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Dry spell comes to a soggy end in June

The soggy weather has helped replenish creeks and turn lawns greener across Buffalo Niagara.

But even with all of the rain – 5.15 inches have fallen since May 30 – the area remained nearly 2 inches below average for precipitation in 2015, according to the National Weather Service.

“To say it’s ‘excessively wet,’ is a little bit of a stretch,” said Dave Zaff, meteorologist at the National Weather Service.

But after four months of drier-than-normal conditions, the last three weeks have been anything but arid.

For 146 consecutive days there wasn’t a day when precipitation – in rain or melted snow – totaled one-half inch or more.

That’s the fourth-longest run ever recorded in Buffalo.

But, it came to a screeching halt on May 31 when a day-long deluge dropped 2.44 inches of rain on the region.

Not only did the rainfall obliterate the daily record, but it turned May from an abnormally dry month to a wetter one than normal. And it cut in half Buffalo’s year-to-date precipitation deficit.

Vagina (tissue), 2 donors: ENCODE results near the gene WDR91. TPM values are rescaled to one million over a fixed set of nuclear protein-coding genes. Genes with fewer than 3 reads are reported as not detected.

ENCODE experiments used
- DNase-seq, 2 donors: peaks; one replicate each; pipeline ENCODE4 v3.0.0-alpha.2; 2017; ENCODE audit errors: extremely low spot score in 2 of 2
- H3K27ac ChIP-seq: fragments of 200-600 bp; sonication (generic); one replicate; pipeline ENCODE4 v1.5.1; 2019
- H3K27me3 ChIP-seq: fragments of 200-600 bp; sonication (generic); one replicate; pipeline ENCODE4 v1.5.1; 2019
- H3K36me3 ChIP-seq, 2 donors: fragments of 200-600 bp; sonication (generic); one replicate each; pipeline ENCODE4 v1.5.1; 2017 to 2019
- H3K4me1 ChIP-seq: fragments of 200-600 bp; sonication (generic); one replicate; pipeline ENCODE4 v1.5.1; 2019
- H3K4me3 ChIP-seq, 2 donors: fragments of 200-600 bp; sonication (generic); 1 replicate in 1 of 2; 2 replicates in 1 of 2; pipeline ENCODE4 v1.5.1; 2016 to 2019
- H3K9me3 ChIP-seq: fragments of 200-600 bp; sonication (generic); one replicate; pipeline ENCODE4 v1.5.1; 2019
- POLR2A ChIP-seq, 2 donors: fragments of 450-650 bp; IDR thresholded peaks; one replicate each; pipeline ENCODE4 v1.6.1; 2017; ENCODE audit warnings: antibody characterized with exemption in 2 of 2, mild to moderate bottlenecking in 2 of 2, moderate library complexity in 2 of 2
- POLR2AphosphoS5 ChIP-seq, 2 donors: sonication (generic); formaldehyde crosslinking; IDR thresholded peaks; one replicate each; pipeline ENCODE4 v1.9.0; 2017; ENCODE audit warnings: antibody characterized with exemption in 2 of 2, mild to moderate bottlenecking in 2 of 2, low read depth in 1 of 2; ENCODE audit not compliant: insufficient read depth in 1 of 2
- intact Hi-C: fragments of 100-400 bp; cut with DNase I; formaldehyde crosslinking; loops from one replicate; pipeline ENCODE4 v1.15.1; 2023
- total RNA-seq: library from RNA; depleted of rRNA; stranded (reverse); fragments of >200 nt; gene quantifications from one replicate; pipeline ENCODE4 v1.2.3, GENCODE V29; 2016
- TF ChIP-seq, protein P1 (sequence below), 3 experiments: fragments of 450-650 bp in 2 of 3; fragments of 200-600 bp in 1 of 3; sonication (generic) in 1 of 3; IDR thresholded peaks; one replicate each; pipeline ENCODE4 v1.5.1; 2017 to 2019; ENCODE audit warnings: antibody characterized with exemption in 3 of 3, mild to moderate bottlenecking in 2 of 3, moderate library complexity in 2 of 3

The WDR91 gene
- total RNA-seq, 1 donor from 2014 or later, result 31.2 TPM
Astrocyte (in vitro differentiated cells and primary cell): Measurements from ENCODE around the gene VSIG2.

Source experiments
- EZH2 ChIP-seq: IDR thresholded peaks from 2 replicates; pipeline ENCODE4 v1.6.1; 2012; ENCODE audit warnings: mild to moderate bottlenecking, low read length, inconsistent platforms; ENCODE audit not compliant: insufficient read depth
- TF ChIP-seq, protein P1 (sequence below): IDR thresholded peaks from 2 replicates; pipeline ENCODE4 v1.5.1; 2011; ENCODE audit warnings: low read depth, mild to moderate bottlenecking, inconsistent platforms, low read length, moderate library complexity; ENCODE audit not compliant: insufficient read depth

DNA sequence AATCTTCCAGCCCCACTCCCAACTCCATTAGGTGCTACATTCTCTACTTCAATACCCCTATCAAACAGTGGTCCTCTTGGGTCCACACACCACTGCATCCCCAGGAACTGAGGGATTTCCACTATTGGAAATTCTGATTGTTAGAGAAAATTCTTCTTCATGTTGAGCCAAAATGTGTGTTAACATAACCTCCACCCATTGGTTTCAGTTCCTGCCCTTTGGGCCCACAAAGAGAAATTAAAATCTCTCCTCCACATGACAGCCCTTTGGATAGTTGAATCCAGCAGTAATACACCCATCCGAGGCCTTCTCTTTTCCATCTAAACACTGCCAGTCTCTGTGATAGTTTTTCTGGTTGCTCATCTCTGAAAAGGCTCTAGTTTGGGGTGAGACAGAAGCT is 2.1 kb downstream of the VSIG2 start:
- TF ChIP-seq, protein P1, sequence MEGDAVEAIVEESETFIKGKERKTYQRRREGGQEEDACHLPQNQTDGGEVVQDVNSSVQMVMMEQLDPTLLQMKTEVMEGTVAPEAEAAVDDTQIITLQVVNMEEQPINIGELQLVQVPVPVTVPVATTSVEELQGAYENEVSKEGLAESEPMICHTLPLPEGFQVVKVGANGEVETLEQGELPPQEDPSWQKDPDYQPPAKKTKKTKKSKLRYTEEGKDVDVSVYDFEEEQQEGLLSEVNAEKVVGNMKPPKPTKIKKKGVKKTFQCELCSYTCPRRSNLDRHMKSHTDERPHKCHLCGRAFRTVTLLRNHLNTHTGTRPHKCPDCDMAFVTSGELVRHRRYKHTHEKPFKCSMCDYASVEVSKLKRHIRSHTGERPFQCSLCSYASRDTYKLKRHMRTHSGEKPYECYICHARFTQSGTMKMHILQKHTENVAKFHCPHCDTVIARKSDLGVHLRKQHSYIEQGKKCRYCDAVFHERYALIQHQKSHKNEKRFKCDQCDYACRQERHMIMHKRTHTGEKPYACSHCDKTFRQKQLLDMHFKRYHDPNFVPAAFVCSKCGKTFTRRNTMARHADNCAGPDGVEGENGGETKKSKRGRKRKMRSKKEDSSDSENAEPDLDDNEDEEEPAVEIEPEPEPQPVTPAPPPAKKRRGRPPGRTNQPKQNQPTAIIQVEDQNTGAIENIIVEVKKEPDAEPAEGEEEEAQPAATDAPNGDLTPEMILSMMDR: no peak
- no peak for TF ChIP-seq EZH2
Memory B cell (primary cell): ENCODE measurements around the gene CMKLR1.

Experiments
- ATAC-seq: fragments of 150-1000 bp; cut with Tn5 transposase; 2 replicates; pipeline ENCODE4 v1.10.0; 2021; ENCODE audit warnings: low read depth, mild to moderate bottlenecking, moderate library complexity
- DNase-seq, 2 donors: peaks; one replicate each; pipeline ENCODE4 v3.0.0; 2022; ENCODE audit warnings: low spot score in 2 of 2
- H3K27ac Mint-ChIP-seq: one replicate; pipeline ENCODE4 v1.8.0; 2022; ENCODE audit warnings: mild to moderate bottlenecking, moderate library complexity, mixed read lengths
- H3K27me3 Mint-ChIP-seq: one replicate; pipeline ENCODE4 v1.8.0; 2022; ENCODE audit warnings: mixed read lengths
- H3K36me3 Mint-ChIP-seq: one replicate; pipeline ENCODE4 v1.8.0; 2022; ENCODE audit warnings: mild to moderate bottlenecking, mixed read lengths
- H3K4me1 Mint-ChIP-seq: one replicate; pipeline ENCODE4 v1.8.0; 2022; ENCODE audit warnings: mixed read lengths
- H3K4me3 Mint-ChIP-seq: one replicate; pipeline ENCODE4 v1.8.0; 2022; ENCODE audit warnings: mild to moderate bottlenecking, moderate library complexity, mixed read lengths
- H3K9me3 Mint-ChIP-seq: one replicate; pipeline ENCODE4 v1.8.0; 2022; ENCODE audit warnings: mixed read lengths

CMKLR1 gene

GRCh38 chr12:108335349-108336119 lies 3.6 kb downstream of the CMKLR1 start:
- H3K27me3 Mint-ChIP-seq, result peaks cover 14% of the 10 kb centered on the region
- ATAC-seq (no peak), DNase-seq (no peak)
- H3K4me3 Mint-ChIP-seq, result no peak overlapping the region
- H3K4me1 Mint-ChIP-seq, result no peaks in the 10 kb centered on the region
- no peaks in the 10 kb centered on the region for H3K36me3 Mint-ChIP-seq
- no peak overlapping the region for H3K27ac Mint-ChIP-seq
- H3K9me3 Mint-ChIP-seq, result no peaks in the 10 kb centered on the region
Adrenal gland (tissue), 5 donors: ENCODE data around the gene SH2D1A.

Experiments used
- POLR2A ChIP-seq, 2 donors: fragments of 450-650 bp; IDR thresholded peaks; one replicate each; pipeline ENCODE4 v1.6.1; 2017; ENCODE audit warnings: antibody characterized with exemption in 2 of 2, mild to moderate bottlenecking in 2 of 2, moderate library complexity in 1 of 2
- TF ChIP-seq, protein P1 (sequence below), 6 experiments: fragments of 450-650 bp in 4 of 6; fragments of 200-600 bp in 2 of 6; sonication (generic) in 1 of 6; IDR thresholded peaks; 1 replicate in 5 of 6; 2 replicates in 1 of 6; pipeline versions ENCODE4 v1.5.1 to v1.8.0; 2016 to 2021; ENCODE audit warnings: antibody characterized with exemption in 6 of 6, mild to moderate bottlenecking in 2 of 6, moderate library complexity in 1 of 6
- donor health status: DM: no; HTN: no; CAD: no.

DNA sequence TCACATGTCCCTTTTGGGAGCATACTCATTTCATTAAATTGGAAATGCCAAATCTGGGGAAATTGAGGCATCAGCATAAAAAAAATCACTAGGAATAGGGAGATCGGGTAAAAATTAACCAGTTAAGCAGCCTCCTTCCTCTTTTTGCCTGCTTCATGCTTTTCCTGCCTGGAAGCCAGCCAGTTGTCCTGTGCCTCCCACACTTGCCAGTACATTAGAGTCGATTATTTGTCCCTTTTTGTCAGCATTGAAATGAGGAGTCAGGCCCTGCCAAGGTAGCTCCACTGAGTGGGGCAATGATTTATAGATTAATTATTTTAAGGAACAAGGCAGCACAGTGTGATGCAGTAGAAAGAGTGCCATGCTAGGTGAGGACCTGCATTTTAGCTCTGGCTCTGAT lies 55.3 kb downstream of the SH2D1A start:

It marked the beginning of the recent pattern of wet weather.

It was also the first of four days with at least one-half inch of rain.

The region’s weather pattern has brought alternating warm and cold fronts through every couple of days. That’s expected to continue at least through this week.

“It is fairly typical,” Zaff said.

The recent pattern, which made the first half of June nearly one-third of an inch wetter than average, repeated bouts of showers and thunderstorms and further cut into the deficit for the year. As of Tuesday afternoon, 2015 was 1.94 inches drier than the average year through June 16.

The forecast calls for a sunny and dry Wednesday with temperatures in the 70s. But more showers and potentially heavy thunderstorms Thursday could add to rain totals and – depending on the track of Tropical Storm Bill – more heavy rain Sunday may pull Buffalo even closer to the overall year-to-date precipitation average by the end of weekend.

Bill made landfall about 12:45 p.m. Tuesday off of the coast of Texas. Forecasts show it’s expected to track north and east as the week progresses.